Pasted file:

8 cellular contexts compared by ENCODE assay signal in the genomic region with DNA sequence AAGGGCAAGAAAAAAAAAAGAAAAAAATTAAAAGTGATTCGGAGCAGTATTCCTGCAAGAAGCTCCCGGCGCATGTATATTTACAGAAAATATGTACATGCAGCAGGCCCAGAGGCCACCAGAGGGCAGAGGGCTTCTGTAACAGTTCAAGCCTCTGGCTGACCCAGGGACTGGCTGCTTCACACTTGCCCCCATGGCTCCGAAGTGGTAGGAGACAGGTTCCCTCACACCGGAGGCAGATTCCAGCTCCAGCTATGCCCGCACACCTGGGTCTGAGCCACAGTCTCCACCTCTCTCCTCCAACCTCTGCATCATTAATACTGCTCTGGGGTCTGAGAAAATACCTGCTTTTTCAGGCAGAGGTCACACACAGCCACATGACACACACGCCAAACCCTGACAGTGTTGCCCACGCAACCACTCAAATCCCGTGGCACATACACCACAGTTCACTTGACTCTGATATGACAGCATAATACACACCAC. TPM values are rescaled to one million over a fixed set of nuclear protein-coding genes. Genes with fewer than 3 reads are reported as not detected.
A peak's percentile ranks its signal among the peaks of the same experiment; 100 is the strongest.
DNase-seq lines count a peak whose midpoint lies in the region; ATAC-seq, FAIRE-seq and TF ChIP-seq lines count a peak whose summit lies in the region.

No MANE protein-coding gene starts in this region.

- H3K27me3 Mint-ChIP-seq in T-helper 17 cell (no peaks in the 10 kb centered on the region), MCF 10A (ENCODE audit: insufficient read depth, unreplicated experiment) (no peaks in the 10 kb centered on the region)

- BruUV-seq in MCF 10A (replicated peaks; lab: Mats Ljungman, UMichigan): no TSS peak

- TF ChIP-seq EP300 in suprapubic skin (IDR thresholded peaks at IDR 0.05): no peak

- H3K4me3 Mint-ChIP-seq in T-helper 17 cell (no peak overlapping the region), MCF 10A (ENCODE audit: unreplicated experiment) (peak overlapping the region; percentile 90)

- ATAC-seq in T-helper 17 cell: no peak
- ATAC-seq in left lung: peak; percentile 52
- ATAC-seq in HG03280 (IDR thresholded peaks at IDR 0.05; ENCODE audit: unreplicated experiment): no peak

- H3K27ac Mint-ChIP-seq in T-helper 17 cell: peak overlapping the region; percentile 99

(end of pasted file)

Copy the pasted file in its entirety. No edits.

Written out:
8 cellular contexts compared by ENCODE assay signal in the genomic region with DNA sequence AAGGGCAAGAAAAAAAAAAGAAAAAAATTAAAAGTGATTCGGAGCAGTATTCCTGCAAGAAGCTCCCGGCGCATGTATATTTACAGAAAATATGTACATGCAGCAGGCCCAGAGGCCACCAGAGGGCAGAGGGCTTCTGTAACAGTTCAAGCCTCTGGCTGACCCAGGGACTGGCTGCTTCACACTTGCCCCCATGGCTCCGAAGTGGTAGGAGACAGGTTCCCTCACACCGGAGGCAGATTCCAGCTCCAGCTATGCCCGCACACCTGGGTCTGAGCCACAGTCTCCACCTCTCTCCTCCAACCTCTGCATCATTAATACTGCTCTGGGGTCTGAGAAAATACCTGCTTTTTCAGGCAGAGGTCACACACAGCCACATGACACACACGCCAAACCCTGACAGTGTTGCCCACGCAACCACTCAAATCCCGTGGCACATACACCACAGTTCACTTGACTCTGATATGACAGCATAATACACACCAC. TPM values are rescaled to one million over a fixed set of nuclear protein-coding genes. Genes with fewer than 3 reads are reported as not detected.
A peak's percentile ranks its signal among the peaks of the same experiment; 100 is the strongest.
DNase-seq lines count a peak whose midpoint lies in the region; ATAC-seq, FAIRE-seq and TF ChIP-seq lines count a peak whose summit lies in the region.

No MANE protein-coding gene starts in this region.

- H3K27me3 Mint-ChIP-seq in T-helper 17 cell (no peaks in the 10 kb centered on the region), MCF 10A (ENCODE audit: insufficient read depth, unreplicated experiment) (no peaks in the 10 kb centered on the region)

- BruUV-seq in MCF 10A (replicated peaks; lab: Mats Ljungman, UMichigan): no TSS peak

- TF ChIP-seq EP300 in suprapubic skin (IDR thresholded peaks at IDR 0.05): no peak

- H3K4me3 Mint-ChIP-seq in T-helper 17 cell (no peak overlapping the region), MCF 10A (ENCODE audit: unreplicated experiment) (peak overlapping the region; percentile 90)

- ATAC-seq in T-helper 17 cell: no peak
- ATAC-seq in left lung: peak; percentile 52
- ATAC-seq in HG03280 (IDR thresholded peaks at IDR 0.05; ENCODE audit: unreplicated experiment): no peak

- H3K27ac Mint-ChIP-seq in T-helper 17 cell: peak overlapping the region; percentile 99